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Sherman wasn’t in my elevator. I stopped worrying about myself and worried about him instead as we made our descent. Anything to keep myself from worrying about Chave. She wasn’t dead, was she? She couldn’t be dead. She’d had some sort of a stroke, or she’d managed to catch whatever had infected Beverly’s original owner—she was sick. They wouldn’t kill her just for getting sick. “We don’t leave our employees without health care, ever,” was what Dr. Banks had said to me when we were sitting in his office together. How did this align with that?

Then the elevator doors opened to reveal four people in white biohazard suits, and I stopped worrying about anyone but myself. Their faces were covered by reflective plastic shields. I couldn’t tell who was inside. There was nothing to indicate whether they were people I knew or total strangers. One of the guards tried to take my arm and pull me out of the elevator. I jerked away from him, backing up until my shoulders hit the far wall.

“I’m not going with you until you tell me what’s going on,” I said flatly. “So you can just keep your damn hands to yourself.”

“Ms. Mitchell, we have been authorized to sedate you if you refuse to cooperate,” said one of the biohazard suits. The voice was filtered so heavily that it was neither male nor female: it was as sterile and mechanical as our environment. I couldn’t even think of them as human.

Another group from the cafeteria walked by, escorted by its own quartet of biohazard suits. Sherman was there, looking dazed and slightly battered, like he’d been through a war and not just a brief fight with a coworker. He stopped when he saw me, bringing the whole procession to a halt. “Sal! Are you hurt?”

“What’s going on, Sherman?” I gestured to the suits, managing to encompass all eight of them in one spread of my hands. “Why won’t they tell us anything?”

“Chave was ill, pet,” he said, a nervous expression washing away all his normal animation. “She needs medical attention, and the rest of us need looking over to be sure we’re not showing symptoms of what she’s got.”

“She wasn’t even showing symptoms before she flipped out!”

“That’s what we’re afraid of,” muttered one of the guards.

I whipped around to face him. The biohazard suits with Sherman’s group took that opportunity to get moving again, sweeping Sherman and the others off down the hall. “Mind yourself, and stick with the doctors, Sal!” called Sherman, and then he was gone, carted off with the others, and I was alone among strangers.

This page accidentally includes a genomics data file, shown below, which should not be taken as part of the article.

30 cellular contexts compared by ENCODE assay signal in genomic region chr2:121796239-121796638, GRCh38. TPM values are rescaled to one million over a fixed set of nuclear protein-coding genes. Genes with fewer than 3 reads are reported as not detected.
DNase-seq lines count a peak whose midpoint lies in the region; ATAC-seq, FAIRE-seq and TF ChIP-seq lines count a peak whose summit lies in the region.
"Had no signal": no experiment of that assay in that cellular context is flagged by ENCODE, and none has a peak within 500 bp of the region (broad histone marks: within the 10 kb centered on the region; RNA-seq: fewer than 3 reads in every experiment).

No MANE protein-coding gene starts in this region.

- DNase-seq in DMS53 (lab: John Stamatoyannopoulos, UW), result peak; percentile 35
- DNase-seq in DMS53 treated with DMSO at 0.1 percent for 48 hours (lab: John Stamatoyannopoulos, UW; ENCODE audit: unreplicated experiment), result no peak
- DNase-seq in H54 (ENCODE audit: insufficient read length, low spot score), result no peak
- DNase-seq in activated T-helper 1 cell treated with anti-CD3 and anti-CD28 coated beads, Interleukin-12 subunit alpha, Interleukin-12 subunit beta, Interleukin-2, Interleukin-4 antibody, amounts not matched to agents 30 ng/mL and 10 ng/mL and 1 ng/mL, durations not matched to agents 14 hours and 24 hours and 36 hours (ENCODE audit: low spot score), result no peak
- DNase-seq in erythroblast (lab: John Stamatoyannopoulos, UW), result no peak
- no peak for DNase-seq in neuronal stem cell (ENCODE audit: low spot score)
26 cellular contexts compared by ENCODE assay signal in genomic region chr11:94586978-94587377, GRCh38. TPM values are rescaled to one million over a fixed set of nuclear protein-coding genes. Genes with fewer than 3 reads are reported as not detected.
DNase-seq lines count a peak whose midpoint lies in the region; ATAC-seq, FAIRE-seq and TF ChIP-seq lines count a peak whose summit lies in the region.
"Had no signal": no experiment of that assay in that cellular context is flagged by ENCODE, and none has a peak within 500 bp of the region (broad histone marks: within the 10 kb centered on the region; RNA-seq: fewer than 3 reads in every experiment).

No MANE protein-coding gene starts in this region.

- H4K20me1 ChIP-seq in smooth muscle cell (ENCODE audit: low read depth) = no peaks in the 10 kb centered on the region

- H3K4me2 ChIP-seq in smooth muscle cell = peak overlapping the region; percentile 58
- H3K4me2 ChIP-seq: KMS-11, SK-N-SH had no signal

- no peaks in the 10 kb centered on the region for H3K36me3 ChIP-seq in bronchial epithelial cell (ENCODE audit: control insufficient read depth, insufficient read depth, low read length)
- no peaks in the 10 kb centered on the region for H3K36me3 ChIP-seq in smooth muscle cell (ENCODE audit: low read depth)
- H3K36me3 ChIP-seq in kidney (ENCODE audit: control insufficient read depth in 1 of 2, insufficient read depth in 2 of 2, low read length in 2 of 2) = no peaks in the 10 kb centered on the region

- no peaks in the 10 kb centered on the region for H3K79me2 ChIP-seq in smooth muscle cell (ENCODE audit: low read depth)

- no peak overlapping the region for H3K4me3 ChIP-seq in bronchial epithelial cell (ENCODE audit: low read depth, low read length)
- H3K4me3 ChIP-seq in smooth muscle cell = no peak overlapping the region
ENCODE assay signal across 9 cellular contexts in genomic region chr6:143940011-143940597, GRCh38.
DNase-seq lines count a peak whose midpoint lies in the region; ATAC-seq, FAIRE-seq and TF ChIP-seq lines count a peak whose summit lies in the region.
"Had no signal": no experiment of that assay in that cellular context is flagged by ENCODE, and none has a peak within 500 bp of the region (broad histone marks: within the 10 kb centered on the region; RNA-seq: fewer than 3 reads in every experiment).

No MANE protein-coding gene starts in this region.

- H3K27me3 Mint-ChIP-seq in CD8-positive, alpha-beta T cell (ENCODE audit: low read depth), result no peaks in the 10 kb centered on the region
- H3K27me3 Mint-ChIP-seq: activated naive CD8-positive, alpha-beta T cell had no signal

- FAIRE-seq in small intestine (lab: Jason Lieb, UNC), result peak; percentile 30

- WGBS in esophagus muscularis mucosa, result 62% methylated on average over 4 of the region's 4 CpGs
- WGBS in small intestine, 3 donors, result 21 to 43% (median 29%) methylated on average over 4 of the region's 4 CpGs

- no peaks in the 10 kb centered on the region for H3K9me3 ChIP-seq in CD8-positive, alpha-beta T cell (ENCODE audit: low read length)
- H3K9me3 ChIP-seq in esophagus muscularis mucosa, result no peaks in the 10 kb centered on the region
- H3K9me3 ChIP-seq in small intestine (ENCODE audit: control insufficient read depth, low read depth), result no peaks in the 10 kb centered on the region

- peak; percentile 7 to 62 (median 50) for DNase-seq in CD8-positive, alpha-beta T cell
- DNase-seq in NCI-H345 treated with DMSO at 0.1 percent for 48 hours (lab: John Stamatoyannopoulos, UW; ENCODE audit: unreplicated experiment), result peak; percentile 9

There was no way out, and no one was telling me anything. But I trusted Sherman, and so when the biohazard suits gestured for me to step out of the elevator, I didn’t argue further. I just went.

I’d always known the laboratory floor was large—larger than the footprint of the main building, even, since SymboGen owned enough property to let them expand as needed. I hadn’t realized it was large enough for them to build sufficient individual isolation rooms to hold all the people who’d been removed from the cafeteria. Most chilling of all, as two guards were in the process of escorting me into my room, I saw a third guard being escorted into the room across the hall. We were all being locked up.

One of the biohazard suits followed me into the tiny room, which was painted the bland pastel green of a doctor’s waiting area. There was a bench, covered in white paper, and the standard array of cabinets and counters lined two of the walls. A set of folded blue scrubs was stacked on the bench, next to a pair of plain white slippers.

“Please remove your clothing,” said the biohazard suit.

“Or what?” I demanded. Getting naked wasn’t a problem. I just didn’t feel like cooperating with someone who wouldn’t show me their face.

“Or we are authorized to sedate you,” said the biohazard suit.

“What ‘we’?” I asked. “There’s only one of you in here. And who authorized you to sedate me? I didn’t sign anything that said you could sedate me.”

“Ms. Mitchell, please believe me when I say that we do not want to do anything to harm you. But if you force my hand, I will call my associates into this room, and you will remove your clothing. Now please.”

I hesitated. Chave worked for SymboGen. I didn’t. And when Chave wouldn’t calm down, they’d zapped her until she stopped moving. Chave was probably dead. Did I believe the biohazard suit when it said I’d be sedated if I didn’t cooperate? Yes, I did. I glared at the suit’s mask as I removed my clothes, piling them on the floor. I started to reach for the scrubs.

“Stop where you are, Ms. Mitchell.” The biohazard suit’s air filter allowed no inflection in the voice, but the feeling of menace still managed to come through in the way the words were bitten off. “I will need to examine you.”

“What?” I crossed my arms over my chest, covering myself. “What are you talking about?”

“The risk of infection is high enough to require a visual examination. Please lower your arms.”

“I want to talk to Dr. Banks.”

“Dr. Banks is being examined. He will be happy to speak with you once you are both finished.”

That stopped me cold, because somehow, I didn’t doubt what I was being told. Dr. Banks—the owner of the company, the richest man in North America, and one of the most powerful people in the developed world—was being strip-searched and examined for signs of an undisclosed “infection.” Maybe he was getting examined in his office rather than in one of these generic little isolation rooms, but that didn’t change the fact that he was getting the same treatment I was. And that terrified me.